Bulk Sms And Wougnet presentation at MobileActive08


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Bulk Sms And Wougnet presentation at MobileActive08

  1. 1. Bulk SMS and Wougnet: Texting for Social Action Nora Naiboka Odoi Senior Programme Officer Information Sharing and Networking Women of Uganda Network WOUGNET
  2. 2. Women of Uganda Network (WOUGNET ) <ul><li>This is a non-governmental organization, initiated by several women’s organizations in Uganda in May 2000 </li></ul><ul><li>Its objective is to develop the use of information and communication technologies (ICTs) among women as tools to share information, and to address issues collectively. </li></ul><ul><li>WOUGNET has over one hundred affiliated women member groups, located allover Uganda. </li></ul>
  3. 3. Communication among the women members <ul><li>New ICTs in particular email and the Internet, facilitate communication among the women groups and the international community </li></ul><ul><li>WOUGNET is interested in how these new technologies can be integrated with traditional means of information exchange and dissemination including radio, video, television and print media. </li></ul>
  4. 4. WOUGNET’s Structure <ul><li>Gender and ICT Policy Advocacy </li></ul><ul><li>Technical Support </li></ul><ul><li>Information Sharing and Networking </li></ul>
  5. 5. WOUGNET experience in using Bulk SMS <ul><li>SMS stands for “short message service”, a feature of mobile phones. Also known as text messaging </li></ul><ul><li>Widely used because it is cheaper than making a voice call between mobile phone users </li></ul><ul><li>In an effort to reach more people quickly and easily by SMS, a number of applications have been developed to send bulk SMS, </li></ul><ul><li>that is, a single SMS sent out, but delivered to a number of mobile phones. One of these applications is FrontlineSMS (www.frontlinesms.com). </li></ul>
  6. 6. FrontlineSMS <ul><li>is free software that turns a laptop and a mobile phone into a central communication hub. </li></ul><ul><li>Once installed on the computer, the program enables users to send and receive text messages with large groups of people through mobile phones </li></ul><ul><li>Unlike many other applications, it doesn’t require Internet connectivity to work, since it relies on the GSM (Global System for Mobile Communications) signal of your local mobile service provider. </li></ul><ul><li>because the software can be installed on a laptop, the tool can be used in remote areas that do not have regular power supply, as long as you have the GSM signal. </li></ul>
  7. 7. Communication to members on how to get BulkSMS to support a campaign <ul><li>Indicate the reason or theme of your campaign. </li></ul><ul><li>Indicate the Target group (whether it is a public concern or to a specific group of people). </li></ul><ul><li>Provide Mobile phone numbers of members of your target group. ( Softcopy in this case ) </li></ul>
  8. 8. Communication to members on how to get BulkSMS to support a campaign <ul><li>Indicate the Messages you would like WOUGNET to send out. Please make sure the messages are as precise as possible since each message is limited to 160 characters. </li></ul><ul><li>Specify the schedule on which the messages should be sent out. For example starting date and ending date. </li></ul><ul><li>At the end of your SMS campaign, please report to us the outcomes of your campaign and the impact of the bulk SMS service. </li></ul>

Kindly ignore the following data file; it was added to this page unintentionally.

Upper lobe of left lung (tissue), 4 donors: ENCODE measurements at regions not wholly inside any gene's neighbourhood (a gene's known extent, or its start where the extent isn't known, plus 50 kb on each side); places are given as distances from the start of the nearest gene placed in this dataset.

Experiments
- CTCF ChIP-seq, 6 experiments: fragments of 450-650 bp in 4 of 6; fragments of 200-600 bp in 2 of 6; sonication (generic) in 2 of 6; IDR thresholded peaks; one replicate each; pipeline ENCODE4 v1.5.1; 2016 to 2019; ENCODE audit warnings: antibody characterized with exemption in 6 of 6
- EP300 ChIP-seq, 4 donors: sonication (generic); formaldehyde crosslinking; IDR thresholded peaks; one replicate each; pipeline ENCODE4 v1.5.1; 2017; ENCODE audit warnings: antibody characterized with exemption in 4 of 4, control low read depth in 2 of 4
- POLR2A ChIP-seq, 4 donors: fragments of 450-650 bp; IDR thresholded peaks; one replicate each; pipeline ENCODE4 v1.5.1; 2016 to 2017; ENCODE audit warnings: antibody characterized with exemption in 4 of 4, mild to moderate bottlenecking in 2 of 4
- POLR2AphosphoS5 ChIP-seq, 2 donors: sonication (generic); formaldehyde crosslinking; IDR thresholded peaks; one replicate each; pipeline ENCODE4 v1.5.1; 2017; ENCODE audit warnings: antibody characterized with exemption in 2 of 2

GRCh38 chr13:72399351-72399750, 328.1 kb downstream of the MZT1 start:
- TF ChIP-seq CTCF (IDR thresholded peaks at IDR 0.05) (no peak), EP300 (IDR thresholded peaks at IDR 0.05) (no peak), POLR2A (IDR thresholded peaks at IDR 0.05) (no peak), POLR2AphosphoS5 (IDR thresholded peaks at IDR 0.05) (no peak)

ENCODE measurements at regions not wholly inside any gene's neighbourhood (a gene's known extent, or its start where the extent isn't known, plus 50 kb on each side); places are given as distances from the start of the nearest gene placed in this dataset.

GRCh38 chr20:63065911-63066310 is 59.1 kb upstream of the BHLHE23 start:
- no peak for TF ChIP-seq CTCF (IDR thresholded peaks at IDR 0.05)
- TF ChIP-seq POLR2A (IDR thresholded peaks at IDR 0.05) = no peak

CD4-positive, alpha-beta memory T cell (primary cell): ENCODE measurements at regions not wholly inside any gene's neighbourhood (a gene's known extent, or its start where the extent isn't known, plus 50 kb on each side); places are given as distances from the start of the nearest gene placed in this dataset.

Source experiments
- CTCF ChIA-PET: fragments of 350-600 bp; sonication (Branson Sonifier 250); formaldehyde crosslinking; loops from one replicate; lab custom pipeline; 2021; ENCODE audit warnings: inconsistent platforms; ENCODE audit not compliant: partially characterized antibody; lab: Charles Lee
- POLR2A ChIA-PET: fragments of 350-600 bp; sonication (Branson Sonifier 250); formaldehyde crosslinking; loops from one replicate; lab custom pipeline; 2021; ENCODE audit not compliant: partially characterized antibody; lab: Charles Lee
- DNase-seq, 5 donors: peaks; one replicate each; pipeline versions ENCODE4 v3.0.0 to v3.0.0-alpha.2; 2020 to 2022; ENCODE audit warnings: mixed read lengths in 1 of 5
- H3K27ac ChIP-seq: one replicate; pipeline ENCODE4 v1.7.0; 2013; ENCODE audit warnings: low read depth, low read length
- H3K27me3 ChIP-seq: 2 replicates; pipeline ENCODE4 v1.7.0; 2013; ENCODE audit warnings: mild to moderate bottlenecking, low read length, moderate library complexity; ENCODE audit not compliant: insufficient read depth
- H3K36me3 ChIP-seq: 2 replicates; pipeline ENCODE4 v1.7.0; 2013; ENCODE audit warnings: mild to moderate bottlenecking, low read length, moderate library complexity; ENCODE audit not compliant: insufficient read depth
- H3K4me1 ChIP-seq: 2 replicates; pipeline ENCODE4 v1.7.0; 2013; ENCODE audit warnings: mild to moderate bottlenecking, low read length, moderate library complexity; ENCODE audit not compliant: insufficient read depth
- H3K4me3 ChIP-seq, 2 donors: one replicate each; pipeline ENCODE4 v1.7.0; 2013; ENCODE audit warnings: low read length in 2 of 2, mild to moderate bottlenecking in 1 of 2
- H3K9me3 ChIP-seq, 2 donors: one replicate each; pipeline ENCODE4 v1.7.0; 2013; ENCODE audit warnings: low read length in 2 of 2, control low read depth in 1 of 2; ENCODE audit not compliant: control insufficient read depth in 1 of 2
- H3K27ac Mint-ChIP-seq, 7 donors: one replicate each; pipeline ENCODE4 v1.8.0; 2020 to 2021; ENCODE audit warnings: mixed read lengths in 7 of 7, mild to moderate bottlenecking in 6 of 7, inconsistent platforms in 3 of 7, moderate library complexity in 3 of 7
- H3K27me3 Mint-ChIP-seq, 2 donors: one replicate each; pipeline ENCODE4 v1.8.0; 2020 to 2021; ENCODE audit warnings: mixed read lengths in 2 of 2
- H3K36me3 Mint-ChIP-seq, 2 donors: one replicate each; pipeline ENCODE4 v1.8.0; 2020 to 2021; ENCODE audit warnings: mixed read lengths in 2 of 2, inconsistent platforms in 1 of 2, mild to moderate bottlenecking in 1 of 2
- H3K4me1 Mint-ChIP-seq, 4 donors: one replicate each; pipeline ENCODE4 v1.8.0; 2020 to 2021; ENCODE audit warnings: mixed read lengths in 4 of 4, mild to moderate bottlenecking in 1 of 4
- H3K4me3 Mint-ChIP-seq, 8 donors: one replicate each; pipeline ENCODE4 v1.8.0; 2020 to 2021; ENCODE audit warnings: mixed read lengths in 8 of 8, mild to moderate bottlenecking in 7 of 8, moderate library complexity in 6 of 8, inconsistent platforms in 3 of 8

9. 9. Campaigns that WOUGNET has supported using Bulk SMS
  10. 10. 16 Days of Activism against Gender Violence <ul><li>This campaign took place from 25th November to 10th December 2007. </li></ul><ul><li>It reached over 170 participants drawn from 13 countries in Africa, Asia, and Europe, North and South America. </li></ul>
  11. 11. The plight of the girl-child in Kenya <ul><li>The campaign was carried out from 25th February to 14th March 2008 lead by EASSI(The Eastern African Sub regional Support Initiative). This is a WOUGNET member organization. </li></ul><ul><li>It has over 240 participants drawn from 20 countries in Africa, Europe and the Caribbean. </li></ul><ul><li>The aim of the campaign was to raise awareness of the plight of the girl-child in Kenya during the post-election violence in the country </li></ul>
  12. 12. Uganda Women’s campaign against domestic violence and sex offences <ul><li>Spearheaded by the Federation of Women Lawyers of Uganda (FIDA), this campaign took place at the end of May 2008. </li></ul><ul><li>FIDA wanted to mobilise women allover Uganda to participate in a peaceful demonstration without using traditional media that could sensationalize the issue </li></ul><ul><li>Within one week, the SMS tool facilitated reaching over 800 women with messages about the planned demonstration </li></ul>
  13. 13. WOUGNET’s SMS campaign on ICTs and Poverty Reduction <ul><li>Campaign theme was, </li></ul><ul><li>‘ ICTs: Is your wealth a click away? </li></ul><ul><li>The campaign was launched in a bid to test Mobile Advocacy Tools. </li></ul><ul><li>It was successfully carried out for two weeks in April/May 2008 </li></ul><ul><li>It proved that bulk SMS is a powerful campaign tool.  </li></ul>
  14. 14. Summary of the discussion that took place during the two weeks’ SMS campaign <ul><li>The campaign was guided by a different question each day. </li></ul><ul><li>The following are the questions that guided the discussions. </li></ul>